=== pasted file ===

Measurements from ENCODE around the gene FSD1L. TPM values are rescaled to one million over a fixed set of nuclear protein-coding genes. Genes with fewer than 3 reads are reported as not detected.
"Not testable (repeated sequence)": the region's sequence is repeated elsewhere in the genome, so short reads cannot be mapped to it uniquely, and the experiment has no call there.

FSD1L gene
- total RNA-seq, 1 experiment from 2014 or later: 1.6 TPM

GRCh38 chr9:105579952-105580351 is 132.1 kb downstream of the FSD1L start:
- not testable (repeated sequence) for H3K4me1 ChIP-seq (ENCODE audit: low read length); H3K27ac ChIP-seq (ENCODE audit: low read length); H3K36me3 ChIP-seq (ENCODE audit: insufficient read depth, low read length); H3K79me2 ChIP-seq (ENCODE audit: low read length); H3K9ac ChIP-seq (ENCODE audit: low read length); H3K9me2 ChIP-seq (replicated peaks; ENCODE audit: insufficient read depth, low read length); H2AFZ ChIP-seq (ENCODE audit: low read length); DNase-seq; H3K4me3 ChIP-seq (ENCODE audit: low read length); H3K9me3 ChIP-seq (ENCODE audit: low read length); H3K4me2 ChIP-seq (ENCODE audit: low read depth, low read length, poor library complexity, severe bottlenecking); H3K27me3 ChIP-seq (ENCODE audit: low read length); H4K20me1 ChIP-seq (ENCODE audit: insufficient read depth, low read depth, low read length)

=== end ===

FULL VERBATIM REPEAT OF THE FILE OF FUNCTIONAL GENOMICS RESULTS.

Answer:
Measurements from ENCODE around the gene FSD1L. TPM values are rescaled to one million over a fixed set of nuclear protein-coding genes. Genes with fewer than 3 reads are reported as not detected.
"Not testable (repeated sequence)": the region's sequence is repeated elsewhere in the genome, so short reads cannot be mapped to it uniquely, and the experiment has no call there.

FSD1L gene
- total RNA-seq, 1 experiment from 2014 or later: 1.6 TPM

GRCh38 chr9:105579952-105580351 is 132.1 kb downstream of the FSD1L start:
- not testable (repeated sequence) for H3K4me1 ChIP-seq (ENCODE audit: low read length); H3K27ac ChIP-seq (ENCODE audit: low read length); H3K36me3 ChIP-seq (ENCODE audit: insufficient read depth, low read length); H3K79me2 ChIP-seq (ENCODE audit: low read length); H3K9ac ChIP-seq (ENCODE audit: low read length); H3K9me2 ChIP-seq (replicated peaks; ENCODE audit: insufficient read depth, low read length); H2AFZ ChIP-seq (ENCODE audit: low read length); DNase-seq; H3K4me3 ChIP-seq (ENCODE audit: low read length); H3K9me3 ChIP-seq (ENCODE audit: low read length); H3K4me2 ChIP-seq (ENCODE audit: low read depth, low read length, poor library complexity, severe bottlenecking); H3K27me3 ChIP-seq (ENCODE audit: low read length); H4K20me1 ChIP-seq (ENCODE audit: insufficient read depth, low read depth, low read length)